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Steve Jobs in a Box


Steve Jobs in his office at Apple in 1981.  

And yet the respect accorded Jobs is nearly universal. The employees he’s flagrantly abused later concede that he inspired their best work. The fellow bigwigs he’s derided later admit that he was right. His obnoxiousness, Robert Metcalfe, the founder of 3Com, has said, “comes from his high standards ... He has no patience with people who don’t either share those standards or perform to them.” What’s maddening about his mammoth self-regard is that, all too often in Acts One, Two, and Three, it has been justified.

Now, however, Jobs is departing from classical structure and undertaking an Act Four. With the iPhone, in particular, he is hurling Apple into foreign waters. His motivations for doing so aren’t difficult to discern. Somewhere in the neighborhood of a billion cell phones are sold worldwide every year; in terms of scale, ubiquity, and relevance, it’s the mother of all consumer-electronics markets. The chance to upend this sprawling industry, bend it to his will, is one that Jobs, being Jobs, finds irresistible.

Apple’s competitors, by contrast, find the prospect of the iPhone terrifying. “The entire fucking Western world hopes that it’s a case of imperial overstretch,” says the CEO of one of the planet’s largest communications companies. “But everybody is quietly saying, er, what if people want to buy a $500 phone? What if, er, people have been waiting for a device that does all these things? What if this thing works as advertised? I mean, my God, what then?”

The emerging consensus, in fact, is that the incumbents’ dread is warranted. That Jobs is about to do it again—to unleash another object of overwhelming, consciousness-drenching, culture-shifting desire. That Apple’s past is merely preface to a period of increasing and metastasizing dominance.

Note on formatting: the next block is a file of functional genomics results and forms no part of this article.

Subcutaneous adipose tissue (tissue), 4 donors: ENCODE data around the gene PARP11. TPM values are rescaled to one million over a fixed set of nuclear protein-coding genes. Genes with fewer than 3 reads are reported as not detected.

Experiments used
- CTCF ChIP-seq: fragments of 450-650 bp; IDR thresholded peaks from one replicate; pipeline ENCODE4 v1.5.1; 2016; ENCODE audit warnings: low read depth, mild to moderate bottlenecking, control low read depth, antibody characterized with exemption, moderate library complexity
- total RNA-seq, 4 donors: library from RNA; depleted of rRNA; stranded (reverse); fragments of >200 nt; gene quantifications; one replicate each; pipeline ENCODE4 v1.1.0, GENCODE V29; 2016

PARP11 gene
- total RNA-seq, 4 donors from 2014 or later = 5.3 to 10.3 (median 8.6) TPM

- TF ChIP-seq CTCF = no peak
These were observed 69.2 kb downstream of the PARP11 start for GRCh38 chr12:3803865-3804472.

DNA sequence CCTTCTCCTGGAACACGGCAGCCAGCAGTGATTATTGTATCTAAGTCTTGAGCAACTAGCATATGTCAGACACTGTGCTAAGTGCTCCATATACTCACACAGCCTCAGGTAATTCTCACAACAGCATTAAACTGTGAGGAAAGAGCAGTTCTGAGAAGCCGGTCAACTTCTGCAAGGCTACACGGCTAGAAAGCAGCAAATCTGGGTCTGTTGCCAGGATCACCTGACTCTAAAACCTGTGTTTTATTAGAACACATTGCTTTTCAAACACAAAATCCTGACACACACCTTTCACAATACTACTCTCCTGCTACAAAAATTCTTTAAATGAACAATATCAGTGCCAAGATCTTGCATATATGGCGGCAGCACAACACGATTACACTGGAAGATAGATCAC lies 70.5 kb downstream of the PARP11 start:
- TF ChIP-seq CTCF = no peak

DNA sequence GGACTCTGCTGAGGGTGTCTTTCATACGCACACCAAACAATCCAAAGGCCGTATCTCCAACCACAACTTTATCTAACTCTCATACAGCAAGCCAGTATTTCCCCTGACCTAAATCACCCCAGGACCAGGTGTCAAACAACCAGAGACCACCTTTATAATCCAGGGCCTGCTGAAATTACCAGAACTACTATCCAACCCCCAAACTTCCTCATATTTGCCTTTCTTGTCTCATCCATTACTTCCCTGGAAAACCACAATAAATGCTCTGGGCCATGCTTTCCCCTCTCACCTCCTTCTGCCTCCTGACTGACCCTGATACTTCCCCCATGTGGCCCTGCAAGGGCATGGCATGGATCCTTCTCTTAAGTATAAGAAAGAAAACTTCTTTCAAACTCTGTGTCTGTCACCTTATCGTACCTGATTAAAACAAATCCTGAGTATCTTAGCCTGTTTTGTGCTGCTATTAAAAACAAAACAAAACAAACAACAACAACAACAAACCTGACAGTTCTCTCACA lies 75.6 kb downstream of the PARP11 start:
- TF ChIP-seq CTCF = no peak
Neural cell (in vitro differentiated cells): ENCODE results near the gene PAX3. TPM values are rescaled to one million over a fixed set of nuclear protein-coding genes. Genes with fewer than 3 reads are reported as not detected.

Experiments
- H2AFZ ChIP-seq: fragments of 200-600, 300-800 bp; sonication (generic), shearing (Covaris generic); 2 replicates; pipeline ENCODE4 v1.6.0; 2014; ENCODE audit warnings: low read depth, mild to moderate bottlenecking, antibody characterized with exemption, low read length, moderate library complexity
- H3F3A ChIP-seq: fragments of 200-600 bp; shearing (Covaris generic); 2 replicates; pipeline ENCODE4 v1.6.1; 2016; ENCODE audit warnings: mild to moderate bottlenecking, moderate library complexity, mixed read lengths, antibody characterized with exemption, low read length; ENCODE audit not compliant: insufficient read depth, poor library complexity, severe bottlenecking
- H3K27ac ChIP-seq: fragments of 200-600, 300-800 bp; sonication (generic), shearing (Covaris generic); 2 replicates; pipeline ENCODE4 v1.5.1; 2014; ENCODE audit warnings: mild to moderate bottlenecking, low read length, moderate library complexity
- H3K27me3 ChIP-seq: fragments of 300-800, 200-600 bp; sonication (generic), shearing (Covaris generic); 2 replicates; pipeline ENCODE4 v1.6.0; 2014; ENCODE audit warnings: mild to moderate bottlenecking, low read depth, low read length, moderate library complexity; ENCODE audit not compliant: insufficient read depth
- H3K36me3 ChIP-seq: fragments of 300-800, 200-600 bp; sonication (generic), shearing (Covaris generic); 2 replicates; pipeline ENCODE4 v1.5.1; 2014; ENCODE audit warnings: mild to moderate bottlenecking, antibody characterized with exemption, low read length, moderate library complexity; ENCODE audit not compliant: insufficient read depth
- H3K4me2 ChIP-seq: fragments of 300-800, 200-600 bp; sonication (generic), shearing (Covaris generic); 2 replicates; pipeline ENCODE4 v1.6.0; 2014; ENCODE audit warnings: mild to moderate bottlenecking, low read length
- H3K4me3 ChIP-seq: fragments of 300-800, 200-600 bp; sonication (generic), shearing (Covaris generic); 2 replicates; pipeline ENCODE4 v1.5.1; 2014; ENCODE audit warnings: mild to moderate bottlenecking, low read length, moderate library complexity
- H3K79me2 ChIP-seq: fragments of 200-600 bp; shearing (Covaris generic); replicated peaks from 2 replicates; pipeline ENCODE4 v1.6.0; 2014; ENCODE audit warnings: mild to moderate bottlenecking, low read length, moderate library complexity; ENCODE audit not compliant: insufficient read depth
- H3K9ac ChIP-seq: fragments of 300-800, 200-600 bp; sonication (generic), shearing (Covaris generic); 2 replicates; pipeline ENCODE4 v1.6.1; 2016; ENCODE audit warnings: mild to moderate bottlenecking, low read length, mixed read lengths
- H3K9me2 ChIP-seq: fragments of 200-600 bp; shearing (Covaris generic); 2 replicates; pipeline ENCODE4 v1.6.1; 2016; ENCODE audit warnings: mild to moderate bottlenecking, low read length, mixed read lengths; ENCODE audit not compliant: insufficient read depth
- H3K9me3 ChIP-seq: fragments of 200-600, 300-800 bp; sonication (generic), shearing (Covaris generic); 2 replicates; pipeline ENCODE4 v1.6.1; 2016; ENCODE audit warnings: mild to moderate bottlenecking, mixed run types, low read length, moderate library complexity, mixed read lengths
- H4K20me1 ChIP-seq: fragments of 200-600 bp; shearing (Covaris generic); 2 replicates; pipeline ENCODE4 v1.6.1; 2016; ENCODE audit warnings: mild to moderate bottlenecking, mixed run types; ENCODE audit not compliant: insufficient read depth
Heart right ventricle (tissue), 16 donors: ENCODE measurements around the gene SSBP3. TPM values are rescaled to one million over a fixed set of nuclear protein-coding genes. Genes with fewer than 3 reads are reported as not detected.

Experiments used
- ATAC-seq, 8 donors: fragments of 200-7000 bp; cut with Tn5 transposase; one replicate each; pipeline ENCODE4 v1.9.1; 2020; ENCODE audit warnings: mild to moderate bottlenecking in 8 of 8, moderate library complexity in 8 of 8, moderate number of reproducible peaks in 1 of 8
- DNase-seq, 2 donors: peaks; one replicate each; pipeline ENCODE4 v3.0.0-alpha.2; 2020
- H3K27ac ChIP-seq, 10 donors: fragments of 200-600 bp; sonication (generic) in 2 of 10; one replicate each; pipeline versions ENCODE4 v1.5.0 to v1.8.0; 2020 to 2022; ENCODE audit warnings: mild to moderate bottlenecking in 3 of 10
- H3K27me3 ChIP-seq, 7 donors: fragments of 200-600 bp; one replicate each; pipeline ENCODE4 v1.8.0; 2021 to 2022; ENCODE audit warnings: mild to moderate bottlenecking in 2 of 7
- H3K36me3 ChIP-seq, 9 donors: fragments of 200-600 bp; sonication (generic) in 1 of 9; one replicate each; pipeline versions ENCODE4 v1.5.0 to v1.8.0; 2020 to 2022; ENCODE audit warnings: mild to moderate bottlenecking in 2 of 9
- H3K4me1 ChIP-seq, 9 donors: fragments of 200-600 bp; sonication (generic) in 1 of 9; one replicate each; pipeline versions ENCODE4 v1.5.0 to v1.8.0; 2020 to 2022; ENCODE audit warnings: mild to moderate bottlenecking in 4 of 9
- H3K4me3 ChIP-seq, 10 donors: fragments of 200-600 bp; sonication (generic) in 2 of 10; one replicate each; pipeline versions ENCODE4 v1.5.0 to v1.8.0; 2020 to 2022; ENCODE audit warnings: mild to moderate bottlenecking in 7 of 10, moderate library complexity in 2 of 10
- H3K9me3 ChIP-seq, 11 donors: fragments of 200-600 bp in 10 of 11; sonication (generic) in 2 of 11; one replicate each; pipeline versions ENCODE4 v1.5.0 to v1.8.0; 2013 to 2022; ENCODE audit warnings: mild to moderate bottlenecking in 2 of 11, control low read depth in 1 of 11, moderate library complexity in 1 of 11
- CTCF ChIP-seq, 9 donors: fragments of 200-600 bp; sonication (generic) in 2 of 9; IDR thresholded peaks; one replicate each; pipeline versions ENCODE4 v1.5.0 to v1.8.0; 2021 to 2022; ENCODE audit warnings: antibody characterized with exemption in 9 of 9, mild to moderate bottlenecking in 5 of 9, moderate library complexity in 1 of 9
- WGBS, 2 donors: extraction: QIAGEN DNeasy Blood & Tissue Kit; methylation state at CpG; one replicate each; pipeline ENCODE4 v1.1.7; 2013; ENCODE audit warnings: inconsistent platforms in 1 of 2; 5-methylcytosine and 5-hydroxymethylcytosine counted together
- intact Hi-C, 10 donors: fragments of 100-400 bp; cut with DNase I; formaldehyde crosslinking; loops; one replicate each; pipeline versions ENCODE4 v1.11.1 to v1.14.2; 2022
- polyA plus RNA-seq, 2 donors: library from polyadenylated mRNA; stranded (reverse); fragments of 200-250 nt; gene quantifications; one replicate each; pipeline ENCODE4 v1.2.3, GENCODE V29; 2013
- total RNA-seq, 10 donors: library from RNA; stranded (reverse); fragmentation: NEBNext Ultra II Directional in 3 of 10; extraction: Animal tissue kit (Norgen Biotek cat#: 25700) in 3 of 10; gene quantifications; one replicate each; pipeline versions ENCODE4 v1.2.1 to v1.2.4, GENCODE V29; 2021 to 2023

But what if that consensus is wrong? What if Jobs and Apple have peaked? What if, in terms of power and influence, it’s all downhill from here? These suggestions might seem incredible, but half a century of high-tech history indicates otherwise. What that history imparts is that it’s precisely when the mighty seem invincible that their humbling is close at hand. For proof, just ask the folks at Sony. Or ask Bill Gates. Or, for that matter, ask Jobs himself—although his memory, at this moment, may be a bit cloudy on the subject.

Ten years ago, on an August morning in 1997, I boarded a plane in San Francisco for Boston, where, at the summer MacWorld trade show, Jobs would make it apparent that he was, in effect, running Apple again. I was doing a piece about him and had been laboring mightily, futilely, for weeks to get him to agree to see me. I trundled onto the plane, took my seat, and, whoa, discovered Jobs sitting directly in front of me—being interviewed for six hours straight by a journalist for Time. When the plane touched down at Logan, I introduced myself and asked if he might have time to chat in the next few days.

Jobs: “Sorry, man, I’m not doing any press right now.”

I don’t imagine he much cared for the story that I eventually produced, not because it was especially harsh toward him—it wasn’t—but because of its pessimistic view of his prospects for rescuing Apple. “Years of gross mismanagement, infighting, and mounting losses have gone a long way toward erasing what was left of the Apple myth,” I opined. “In all probability, Apple is destined to become, at best, a break-even company.”

This view, it should be noted, was far from unique, even among Jobs’s admirers. Jean-Louis Gassée, a raffish Frenchman whom Jobs had enticed to Apple and who rose to be its chief of product development, informed me that Jobs was “the most powerful person I’ve ever met. The word charisma—in the true, Greek sense—applies. He has the power to open up your chest and put his fingers inside you.” (Gassée also related a story about going shopping with Jobs years earlier at Hermès in Paris for a gift for Brooke Shields: “He asked if I could tell him how to keep his hair from falling out.”) But when I pressed Gassée on whether he believed that Jobs could save Apple, he answered glumly, “No.”

With the benefit of hindsight, it’s clear that the mistake we skeptics made wasn’t overestimating the depths of Apple’s problems; Jobs told friends the company was 90 days away from bankruptcy. Our error was underestimating him. But it’s worth pointing out that Jobs’s genius, his handle on the warp and weft of American consumer culture, hadn’t been much in evidence the previous ten years. His post-Apple computer venture, NeXT, had built a high-end machine, the design of which was pure Jobs: a stone-smooth ebony cube. But the NeXT box was astronomically expensive and sold in numbers so small they could be tallied on an abacus. (I exaggerate, but only slightly.)


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